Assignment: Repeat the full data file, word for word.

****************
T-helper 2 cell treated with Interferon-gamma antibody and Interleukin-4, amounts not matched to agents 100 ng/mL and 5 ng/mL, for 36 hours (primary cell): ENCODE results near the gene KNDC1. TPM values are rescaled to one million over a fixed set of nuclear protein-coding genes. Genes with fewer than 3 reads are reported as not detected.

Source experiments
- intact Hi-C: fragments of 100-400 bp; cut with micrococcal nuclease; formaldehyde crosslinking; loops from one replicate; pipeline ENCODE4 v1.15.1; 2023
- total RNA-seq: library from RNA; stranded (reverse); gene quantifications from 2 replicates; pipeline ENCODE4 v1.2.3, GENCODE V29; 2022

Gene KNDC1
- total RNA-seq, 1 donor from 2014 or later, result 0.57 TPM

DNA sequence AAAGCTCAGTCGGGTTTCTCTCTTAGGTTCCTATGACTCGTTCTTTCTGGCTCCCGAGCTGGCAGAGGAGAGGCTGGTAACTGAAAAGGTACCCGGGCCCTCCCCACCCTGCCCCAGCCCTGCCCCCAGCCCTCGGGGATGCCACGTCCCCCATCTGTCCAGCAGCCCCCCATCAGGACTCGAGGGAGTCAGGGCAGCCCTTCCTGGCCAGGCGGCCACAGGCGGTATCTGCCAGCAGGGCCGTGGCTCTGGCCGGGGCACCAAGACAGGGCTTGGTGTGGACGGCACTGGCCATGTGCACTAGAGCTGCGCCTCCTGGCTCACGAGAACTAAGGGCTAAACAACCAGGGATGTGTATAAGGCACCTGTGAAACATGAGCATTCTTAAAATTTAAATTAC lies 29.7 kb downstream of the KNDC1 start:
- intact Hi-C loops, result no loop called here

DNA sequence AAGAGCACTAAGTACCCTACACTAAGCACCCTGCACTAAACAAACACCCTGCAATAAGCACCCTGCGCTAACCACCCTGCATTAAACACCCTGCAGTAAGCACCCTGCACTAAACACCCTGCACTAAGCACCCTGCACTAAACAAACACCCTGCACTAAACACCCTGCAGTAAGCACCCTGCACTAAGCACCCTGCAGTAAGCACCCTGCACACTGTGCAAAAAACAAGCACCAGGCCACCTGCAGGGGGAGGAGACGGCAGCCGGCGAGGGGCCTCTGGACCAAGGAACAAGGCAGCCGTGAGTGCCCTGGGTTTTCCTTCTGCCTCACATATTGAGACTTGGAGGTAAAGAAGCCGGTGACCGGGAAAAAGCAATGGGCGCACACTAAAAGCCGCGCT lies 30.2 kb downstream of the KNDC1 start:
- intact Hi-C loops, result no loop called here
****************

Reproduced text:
T-helper 2 cell treated with Interferon-gamma antibody and Interleukin-4, amounts not matched to agents 100 ng/mL and 5 ng/mL, for 36 hours (primary cell): ENCODE results near the gene KNDC1. TPM values are rescaled to one million over a fixed set of nuclear protein-coding genes. Genes with fewer than 3 reads are reported as not detected.

Source experiments
- intact Hi-C: fragments of 100-400 bp; cut with micrococcal nuclease; formaldehyde crosslinking; loops from one replicate; pipeline ENCODE4 v1.15.1; 2023
- total RNA-seq: library from RNA; stranded (reverse); gene quantifications from 2 replicates; pipeline ENCODE4 v1.2.3, GENCODE V29; 2022

Gene KNDC1
- total RNA-seq, 1 donor from 2014 or later, result 0.57 TPM

DNA sequence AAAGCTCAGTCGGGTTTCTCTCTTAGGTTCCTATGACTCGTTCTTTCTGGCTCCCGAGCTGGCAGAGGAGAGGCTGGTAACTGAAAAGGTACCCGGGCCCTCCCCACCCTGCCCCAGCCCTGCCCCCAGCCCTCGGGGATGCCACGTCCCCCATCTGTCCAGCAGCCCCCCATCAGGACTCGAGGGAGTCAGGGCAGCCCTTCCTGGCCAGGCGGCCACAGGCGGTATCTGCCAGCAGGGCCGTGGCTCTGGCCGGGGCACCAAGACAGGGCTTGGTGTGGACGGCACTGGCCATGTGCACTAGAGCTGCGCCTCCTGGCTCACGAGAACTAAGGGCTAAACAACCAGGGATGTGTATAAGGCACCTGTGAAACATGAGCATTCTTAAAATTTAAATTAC lies 29.7 kb downstream of the KNDC1 start:
- intact Hi-C loops, result no loop called here

DNA sequence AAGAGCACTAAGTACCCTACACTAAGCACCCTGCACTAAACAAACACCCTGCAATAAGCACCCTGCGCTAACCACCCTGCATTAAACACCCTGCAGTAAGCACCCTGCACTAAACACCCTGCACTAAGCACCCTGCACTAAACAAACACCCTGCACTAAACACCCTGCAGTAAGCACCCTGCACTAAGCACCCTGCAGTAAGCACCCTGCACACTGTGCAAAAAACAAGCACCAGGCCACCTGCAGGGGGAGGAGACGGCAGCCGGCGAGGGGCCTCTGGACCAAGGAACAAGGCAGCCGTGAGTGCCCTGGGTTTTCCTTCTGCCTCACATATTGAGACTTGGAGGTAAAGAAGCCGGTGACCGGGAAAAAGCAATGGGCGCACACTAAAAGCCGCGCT lies 30.2 kb downstream of the KNDC1 start:
- intact Hi-C loops, result no loop called here